Asymmetric Federalism in Russia: Cure or Poison?
AbstractIn the early years of its existence, the Russian Federation adopted a system of differential treatment of its regions in order to cope with the great degree of diversity present in them. This paper examines the Russian Federation’s asymmetric federalism by evaluating the system’s role, significance and effects on the Federation’s development. The study incorporates a detailed description of the asymmetric federalism over time along with the benefits and costs incurred by its implementation. It also stresses the importance of the system within the process of nation-building in the Federation over the last decade. The paper concludes that asymmetric federalism helped significantly to glue the country together in the early years when national preservation and unity were the main issues in the Federation. However, as the separatist threats significantly decreased and the political friction and economic difficulties of the asymmetric treatment of regions became more pronounced and obvious, most of the country rightly demanded a simpler, more transparent and fair approach to intergovernmental fiscal relations. Asymmetric federalism, therefore, contributed to the Federation’s 1998 debt crisis and had eroded national solidarity and a national purpose. Thus, the early cure had become poison.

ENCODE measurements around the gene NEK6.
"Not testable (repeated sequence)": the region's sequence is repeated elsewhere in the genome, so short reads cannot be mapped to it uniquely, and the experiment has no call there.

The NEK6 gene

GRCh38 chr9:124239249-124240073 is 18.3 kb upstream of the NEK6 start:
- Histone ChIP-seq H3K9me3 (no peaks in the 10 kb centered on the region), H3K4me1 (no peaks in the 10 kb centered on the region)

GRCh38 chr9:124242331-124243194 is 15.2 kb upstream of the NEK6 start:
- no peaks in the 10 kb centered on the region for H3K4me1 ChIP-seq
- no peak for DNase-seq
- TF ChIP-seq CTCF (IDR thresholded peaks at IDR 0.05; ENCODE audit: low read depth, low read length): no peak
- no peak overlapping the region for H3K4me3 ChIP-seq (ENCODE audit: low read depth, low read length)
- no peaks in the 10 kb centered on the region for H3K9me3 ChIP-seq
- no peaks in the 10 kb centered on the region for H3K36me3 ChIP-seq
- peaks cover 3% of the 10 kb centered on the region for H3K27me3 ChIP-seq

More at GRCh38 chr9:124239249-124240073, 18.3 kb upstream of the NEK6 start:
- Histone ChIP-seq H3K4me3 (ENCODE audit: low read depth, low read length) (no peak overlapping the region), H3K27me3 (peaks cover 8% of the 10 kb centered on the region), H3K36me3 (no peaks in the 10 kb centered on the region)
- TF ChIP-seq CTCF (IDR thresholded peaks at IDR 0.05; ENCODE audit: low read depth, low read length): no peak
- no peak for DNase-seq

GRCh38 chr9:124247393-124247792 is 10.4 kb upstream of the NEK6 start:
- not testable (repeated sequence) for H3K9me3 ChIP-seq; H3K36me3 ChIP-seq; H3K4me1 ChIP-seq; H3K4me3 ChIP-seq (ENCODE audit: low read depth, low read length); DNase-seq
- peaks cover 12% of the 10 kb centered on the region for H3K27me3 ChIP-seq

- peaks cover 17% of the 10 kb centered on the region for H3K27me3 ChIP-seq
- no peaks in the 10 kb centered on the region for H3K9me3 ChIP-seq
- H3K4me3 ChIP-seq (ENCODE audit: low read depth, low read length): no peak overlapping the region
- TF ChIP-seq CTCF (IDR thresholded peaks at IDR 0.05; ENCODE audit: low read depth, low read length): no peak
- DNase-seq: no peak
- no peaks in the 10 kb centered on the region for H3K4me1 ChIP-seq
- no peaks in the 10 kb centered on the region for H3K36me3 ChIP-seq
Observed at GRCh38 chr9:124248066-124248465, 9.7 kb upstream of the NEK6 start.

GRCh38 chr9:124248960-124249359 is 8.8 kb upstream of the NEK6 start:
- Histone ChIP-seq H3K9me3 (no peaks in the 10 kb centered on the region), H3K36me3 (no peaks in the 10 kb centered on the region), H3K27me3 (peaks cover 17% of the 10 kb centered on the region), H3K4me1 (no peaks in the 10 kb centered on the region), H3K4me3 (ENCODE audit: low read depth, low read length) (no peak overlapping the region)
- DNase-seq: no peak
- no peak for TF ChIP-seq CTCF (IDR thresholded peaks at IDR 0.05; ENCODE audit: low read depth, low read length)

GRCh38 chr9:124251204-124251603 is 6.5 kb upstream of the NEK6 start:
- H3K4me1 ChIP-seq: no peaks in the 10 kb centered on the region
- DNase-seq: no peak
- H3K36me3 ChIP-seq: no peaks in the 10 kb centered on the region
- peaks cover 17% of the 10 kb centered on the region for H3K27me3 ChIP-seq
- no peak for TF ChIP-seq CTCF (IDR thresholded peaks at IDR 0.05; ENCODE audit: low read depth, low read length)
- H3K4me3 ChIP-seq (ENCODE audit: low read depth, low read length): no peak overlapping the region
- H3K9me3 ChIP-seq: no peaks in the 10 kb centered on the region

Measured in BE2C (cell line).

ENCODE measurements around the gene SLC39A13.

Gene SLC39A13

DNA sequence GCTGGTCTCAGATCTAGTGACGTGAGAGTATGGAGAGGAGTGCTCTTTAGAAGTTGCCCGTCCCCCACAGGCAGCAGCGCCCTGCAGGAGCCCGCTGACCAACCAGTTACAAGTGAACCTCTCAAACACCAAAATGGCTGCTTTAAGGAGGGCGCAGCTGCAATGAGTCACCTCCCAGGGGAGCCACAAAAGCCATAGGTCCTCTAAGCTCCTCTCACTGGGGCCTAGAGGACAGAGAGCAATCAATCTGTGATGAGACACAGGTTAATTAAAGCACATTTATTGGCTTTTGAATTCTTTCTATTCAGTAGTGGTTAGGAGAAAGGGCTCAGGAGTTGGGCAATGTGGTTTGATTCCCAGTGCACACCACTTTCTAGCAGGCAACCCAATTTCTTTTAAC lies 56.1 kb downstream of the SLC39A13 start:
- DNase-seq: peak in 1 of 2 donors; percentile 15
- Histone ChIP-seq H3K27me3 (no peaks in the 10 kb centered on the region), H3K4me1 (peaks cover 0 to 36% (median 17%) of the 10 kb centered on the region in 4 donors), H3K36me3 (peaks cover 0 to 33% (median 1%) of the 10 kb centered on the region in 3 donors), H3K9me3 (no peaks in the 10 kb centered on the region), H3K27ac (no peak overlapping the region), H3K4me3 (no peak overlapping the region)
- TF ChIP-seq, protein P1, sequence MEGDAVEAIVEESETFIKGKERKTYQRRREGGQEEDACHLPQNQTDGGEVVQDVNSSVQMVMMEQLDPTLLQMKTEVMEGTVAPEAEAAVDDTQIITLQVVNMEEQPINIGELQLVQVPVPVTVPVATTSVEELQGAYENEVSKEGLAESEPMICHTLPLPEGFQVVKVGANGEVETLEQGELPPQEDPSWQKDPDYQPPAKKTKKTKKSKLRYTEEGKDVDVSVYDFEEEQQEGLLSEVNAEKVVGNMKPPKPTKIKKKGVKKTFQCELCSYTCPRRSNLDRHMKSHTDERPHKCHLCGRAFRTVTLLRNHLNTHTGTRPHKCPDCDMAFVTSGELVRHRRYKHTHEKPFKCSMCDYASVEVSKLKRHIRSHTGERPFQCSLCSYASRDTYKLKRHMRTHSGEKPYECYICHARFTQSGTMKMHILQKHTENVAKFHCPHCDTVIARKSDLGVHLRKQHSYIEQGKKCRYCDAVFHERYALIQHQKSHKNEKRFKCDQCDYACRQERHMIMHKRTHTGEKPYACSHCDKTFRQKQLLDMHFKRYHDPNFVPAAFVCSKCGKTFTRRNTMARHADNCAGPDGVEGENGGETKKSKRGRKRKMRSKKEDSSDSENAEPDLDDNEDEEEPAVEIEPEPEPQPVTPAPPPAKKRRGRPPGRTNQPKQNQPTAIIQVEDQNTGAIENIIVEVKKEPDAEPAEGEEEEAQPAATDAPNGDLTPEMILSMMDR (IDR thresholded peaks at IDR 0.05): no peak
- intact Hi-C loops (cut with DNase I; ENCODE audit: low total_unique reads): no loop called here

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Bibliographic InfoPaper provided by International Center for Public Policy, Andrew Young School of Policy Studies, Georgia State University in its series International Center for Public Policy Working Paper Series, at AYSPS, GSU with number paper0304.
Length: 59 pages
Date of creation: 01 Dec 2002
Date of revision:
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Asymmetric Federalism; Russia;
This paper has been announced in the following NEP Reports:
- NEP-ALL-2003-10-20 (All new papers)
- NEP-CIS-2003-10-20 (Confederation of Independent States)
- NEP-TRA-2003-10-20 (Transition Economics)
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